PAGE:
With the recent visit of Prince Charles and Camilla to New Zealand it got me wondering if any royal souvenirs marked the occasion. Collectible objects celebrating royalty have been in demand since the 17th Century. However, is this still the case?
When Charles II married Catherine de Braganza of Portugal in 1662 a souvenir coin was cast in silver. No stranger to being immortalised in this fashion King Charles II was often pictured on stoneware and glassware. The marriage of cousins Prince William III and Mary II in 1677 saw the emergence of the commemorative plate and a royal mug was first produced for the coronation of King George II in 1727.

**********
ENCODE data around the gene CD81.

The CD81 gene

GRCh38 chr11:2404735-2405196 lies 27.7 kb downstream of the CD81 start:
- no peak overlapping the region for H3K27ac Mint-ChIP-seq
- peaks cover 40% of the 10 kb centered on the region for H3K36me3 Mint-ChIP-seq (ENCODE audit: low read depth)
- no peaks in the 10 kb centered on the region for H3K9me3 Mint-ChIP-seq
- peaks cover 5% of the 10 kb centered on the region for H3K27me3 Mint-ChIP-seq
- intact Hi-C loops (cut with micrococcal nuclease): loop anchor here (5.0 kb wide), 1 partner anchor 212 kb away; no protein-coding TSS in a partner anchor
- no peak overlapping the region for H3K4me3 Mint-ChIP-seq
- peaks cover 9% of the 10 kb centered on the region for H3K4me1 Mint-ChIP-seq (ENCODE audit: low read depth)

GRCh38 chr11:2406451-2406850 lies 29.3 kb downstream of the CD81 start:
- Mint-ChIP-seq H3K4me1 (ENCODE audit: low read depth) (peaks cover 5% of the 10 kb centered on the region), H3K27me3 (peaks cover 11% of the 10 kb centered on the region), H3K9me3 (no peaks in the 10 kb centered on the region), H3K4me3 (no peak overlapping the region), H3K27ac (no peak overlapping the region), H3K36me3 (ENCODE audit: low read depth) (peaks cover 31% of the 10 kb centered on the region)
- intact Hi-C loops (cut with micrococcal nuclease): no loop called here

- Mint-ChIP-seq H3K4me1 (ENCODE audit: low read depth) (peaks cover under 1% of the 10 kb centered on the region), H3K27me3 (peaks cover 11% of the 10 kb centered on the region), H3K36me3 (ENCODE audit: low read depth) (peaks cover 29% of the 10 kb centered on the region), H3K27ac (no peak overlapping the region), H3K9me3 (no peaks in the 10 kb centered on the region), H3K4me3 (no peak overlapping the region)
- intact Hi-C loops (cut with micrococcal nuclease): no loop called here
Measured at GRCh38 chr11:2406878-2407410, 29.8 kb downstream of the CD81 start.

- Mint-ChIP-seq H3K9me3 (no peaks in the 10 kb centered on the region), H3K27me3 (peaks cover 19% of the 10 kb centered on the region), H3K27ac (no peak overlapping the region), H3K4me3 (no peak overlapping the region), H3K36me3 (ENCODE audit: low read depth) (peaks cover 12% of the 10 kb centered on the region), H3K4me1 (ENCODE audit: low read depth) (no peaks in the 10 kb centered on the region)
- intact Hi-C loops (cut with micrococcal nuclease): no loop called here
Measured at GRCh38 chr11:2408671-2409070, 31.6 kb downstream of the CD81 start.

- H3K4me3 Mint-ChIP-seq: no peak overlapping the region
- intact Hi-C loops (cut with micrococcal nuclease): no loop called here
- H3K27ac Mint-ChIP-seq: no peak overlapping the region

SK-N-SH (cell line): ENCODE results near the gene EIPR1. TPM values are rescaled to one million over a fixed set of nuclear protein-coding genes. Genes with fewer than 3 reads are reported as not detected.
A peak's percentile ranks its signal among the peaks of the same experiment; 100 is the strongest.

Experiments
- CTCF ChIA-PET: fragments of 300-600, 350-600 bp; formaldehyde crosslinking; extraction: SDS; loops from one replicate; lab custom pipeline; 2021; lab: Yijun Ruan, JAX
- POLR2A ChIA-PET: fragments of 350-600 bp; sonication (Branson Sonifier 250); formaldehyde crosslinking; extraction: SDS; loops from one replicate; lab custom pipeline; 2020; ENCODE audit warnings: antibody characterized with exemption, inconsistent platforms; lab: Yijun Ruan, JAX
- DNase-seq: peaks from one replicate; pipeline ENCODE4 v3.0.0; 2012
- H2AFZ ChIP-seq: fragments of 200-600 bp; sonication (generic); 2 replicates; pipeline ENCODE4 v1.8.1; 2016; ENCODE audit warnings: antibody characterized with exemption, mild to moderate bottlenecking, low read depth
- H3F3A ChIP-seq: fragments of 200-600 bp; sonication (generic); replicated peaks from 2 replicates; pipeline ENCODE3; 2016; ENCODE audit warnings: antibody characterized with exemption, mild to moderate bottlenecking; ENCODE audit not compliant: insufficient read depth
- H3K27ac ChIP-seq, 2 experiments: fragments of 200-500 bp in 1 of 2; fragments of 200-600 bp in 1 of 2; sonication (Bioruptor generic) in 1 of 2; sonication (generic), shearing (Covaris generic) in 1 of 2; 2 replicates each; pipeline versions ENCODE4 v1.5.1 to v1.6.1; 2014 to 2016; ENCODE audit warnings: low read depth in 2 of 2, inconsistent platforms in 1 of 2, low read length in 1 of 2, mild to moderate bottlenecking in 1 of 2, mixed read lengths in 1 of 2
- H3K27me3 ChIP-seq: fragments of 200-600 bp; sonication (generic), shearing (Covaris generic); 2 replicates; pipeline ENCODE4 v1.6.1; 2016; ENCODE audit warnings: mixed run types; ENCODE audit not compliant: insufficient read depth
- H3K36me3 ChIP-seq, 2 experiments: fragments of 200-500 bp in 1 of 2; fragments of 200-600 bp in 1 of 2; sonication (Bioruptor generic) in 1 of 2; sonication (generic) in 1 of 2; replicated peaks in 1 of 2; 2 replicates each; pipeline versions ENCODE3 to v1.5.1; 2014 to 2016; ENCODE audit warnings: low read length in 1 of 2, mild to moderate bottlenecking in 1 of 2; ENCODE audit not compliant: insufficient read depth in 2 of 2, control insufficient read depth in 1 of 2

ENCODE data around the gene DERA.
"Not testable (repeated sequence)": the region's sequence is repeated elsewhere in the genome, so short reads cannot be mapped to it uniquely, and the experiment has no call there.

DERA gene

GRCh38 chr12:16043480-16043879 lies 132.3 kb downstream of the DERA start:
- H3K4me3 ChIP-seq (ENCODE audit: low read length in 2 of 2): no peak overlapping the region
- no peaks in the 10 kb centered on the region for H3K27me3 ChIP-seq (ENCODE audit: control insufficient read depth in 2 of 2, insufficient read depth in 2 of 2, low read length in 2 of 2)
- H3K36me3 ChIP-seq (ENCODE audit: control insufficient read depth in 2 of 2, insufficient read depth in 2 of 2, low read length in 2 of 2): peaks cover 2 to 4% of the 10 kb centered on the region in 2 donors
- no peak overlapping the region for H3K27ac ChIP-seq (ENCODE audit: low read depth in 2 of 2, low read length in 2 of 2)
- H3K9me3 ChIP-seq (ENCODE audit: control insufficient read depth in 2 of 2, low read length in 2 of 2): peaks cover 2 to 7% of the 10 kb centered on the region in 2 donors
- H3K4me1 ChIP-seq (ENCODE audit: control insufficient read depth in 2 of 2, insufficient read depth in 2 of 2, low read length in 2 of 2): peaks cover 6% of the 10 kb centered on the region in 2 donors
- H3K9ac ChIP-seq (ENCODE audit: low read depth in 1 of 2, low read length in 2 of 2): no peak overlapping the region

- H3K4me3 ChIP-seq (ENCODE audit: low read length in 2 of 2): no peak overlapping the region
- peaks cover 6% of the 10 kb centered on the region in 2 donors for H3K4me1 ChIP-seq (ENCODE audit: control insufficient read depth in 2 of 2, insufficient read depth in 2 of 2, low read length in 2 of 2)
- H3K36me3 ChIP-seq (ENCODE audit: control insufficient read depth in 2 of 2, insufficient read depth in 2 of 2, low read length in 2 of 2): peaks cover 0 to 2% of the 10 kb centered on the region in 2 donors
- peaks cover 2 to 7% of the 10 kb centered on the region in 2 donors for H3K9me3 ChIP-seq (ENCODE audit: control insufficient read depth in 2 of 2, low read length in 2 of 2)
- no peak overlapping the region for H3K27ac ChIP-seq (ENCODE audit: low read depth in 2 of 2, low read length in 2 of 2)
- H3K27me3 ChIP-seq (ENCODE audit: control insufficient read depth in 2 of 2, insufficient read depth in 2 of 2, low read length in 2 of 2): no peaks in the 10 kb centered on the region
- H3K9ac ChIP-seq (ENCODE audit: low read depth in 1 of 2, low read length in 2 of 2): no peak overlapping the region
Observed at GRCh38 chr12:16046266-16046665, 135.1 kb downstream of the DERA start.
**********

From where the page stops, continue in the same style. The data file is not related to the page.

In more recent times images of the royals have made their way onto all kinds of objects, from milk bottle tops to hankies and baby’s bibs. In 1953 to celebrate the Queen’s coronation a royal thermos flask was available along side the more tradition items of commemorative medals and fine bone china. However, it was the wedding of Prince Charles and Lady Diana Spencer’s in 1981 that really sent the royal souvenir industry into overdrive.
Among the many objects related to the royals in the Tauranga Heritage Collection is a Queen Victoria coin purse produced in 1897 to commemorate her long rein. The purse was donated to the collection in 1970 by Mrs W. Latimer of The Mall, Mt Maunganui. Other royal souvenirs in the collection include postcards, cups and scrapbooks full of cuttings lovingly curated by royal fans.